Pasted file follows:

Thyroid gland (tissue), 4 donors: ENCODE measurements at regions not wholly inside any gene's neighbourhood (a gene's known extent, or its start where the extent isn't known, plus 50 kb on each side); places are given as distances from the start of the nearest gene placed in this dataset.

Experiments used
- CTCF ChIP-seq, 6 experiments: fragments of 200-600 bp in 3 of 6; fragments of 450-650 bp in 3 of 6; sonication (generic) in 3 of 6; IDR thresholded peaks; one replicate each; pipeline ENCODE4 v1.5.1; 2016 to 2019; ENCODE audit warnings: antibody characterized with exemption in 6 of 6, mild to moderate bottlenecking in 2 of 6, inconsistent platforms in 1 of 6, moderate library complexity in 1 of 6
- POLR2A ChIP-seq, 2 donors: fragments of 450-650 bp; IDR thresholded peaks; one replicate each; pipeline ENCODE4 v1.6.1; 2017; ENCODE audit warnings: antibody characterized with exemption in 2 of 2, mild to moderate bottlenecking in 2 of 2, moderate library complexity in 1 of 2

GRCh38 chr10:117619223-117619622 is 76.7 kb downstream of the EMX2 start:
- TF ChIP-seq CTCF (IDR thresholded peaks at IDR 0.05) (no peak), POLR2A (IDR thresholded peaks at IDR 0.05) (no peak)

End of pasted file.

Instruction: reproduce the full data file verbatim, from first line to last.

Thyroid gland (tissue), 4 donors: ENCODE measurements at regions not wholly inside any gene's neighbourhood (a gene's known extent, or its start where the extent isn't known, plus 50 kb on each side); places are given as distances from the start of the nearest gene placed in this dataset.

Experiments used
- CTCF ChIP-seq, 6 experiments: fragments of 200-600 bp in 3 of 6; fragments of 450-650 bp in 3 of 6; sonication (generic) in 3 of 6; IDR thresholded peaks; one replicate each; pipeline ENCODE4 v1.5.1; 2016 to 2019; ENCODE audit warnings: antibody characterized with exemption in 6 of 6, mild to moderate bottlenecking in 2 of 6, inconsistent platforms in 1 of 6, moderate library complexity in 1 of 6
- POLR2A ChIP-seq, 2 donors: fragments of 450-650 bp; IDR thresholded peaks; one replicate each; pipeline ENCODE4 v1.6.1; 2017; ENCODE audit warnings: antibody characterized with exemption in 2 of 2, mild to moderate bottlenecking in 2 of 2, moderate library complexity in 1 of 2

GRCh38 chr10:117619223-117619622 is 76.7 kb downstream of the EMX2 start:
- TF ChIP-seq CTCF (IDR thresholded peaks at IDR 0.05) (no peak), POLR2A (IDR thresholded peaks at IDR 0.05) (no peak)